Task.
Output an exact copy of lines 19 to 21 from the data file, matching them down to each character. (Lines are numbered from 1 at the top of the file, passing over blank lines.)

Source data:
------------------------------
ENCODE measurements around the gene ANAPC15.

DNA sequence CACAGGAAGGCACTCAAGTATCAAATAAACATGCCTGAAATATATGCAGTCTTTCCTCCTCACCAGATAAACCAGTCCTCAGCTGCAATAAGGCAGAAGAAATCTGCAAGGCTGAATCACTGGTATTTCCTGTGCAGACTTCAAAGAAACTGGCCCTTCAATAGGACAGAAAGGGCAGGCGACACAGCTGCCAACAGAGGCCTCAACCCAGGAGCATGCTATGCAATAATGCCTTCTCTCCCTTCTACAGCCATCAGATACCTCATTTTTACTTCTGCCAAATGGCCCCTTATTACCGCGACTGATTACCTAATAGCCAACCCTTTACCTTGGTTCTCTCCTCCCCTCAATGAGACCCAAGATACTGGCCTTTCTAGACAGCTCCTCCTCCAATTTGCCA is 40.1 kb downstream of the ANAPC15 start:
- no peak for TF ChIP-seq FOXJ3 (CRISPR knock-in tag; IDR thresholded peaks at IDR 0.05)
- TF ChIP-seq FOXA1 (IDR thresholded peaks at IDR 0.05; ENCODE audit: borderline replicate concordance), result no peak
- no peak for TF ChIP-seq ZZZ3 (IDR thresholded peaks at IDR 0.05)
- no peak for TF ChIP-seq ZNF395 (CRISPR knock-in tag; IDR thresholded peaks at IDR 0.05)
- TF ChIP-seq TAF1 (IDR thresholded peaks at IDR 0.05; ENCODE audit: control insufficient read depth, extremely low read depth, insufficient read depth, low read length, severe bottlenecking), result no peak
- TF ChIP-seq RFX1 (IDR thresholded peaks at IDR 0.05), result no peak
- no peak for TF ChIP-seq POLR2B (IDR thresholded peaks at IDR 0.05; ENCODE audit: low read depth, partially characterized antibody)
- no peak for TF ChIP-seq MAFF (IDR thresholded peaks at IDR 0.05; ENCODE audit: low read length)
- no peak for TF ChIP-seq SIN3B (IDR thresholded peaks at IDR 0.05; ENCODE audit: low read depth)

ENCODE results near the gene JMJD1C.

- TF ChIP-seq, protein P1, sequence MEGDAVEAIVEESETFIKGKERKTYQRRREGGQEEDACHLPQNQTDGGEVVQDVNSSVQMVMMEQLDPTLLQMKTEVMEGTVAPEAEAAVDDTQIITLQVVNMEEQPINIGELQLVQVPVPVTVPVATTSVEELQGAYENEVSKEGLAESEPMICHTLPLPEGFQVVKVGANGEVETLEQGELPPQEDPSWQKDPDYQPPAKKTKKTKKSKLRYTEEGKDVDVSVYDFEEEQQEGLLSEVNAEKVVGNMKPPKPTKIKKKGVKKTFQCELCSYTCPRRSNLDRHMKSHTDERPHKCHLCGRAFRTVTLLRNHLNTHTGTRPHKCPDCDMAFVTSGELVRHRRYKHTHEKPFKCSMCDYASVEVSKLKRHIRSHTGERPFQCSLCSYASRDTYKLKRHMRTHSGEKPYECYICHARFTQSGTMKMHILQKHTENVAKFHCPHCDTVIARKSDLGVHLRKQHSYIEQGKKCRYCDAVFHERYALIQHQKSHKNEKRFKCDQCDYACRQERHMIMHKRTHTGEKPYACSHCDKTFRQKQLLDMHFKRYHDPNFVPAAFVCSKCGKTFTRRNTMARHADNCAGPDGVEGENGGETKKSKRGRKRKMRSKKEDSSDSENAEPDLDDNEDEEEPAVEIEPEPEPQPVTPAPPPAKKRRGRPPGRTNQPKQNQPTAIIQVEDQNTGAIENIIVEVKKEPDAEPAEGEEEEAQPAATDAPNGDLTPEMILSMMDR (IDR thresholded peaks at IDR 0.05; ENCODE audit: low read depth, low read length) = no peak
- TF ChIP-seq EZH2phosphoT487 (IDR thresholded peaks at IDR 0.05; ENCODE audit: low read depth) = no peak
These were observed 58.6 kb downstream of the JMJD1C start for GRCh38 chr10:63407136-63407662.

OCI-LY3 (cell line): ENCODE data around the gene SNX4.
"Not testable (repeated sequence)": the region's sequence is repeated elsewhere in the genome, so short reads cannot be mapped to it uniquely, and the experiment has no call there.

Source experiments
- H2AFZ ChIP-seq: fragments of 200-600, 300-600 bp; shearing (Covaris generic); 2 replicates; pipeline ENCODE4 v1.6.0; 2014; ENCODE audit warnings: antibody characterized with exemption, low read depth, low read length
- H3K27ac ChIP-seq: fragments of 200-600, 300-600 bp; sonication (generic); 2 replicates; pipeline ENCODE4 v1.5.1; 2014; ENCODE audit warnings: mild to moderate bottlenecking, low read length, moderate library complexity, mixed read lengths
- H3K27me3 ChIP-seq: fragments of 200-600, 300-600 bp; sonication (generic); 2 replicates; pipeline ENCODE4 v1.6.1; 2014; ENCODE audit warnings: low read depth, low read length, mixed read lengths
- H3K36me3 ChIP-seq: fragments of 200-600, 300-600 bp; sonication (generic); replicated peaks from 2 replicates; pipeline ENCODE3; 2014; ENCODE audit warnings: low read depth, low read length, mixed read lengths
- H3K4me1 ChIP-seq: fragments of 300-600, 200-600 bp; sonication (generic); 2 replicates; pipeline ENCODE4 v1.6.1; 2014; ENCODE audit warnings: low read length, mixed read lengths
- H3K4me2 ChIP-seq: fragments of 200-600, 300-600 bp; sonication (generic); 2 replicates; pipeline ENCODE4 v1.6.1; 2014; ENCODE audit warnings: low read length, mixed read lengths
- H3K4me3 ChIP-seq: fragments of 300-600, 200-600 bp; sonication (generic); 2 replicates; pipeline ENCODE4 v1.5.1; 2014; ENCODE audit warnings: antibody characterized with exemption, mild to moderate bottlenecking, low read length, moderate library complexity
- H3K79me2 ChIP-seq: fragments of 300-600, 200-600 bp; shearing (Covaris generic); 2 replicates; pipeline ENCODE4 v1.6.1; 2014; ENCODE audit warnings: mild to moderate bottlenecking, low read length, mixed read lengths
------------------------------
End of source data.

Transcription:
- H2AFZ ChIP-seq: fragments of 200-600, 300-600 bp; shearing (Covaris generic); 2 replicates; pipeline ENCODE4 v1.6.0; 2014; ENCODE audit warnings: antibody characterized with exemption, low read depth, low read length
- H3K27ac ChIP-seq: fragments of 200-600, 300-600 bp; sonication (generic); 2 replicates; pipeline ENCODE4 v1.5.1; 2014; ENCODE audit warnings: mild to moderate bottlenecking, low read length, moderate library complexity, mixed read lengths
- H3K27me3 ChIP-seq: fragments of 200-600, 300-600 bp; sonication (generic); 2 replicates; pipeline ENCODE4 v1.6.1; 2014; ENCODE audit warnings: low read depth, low read length, mixed read lengths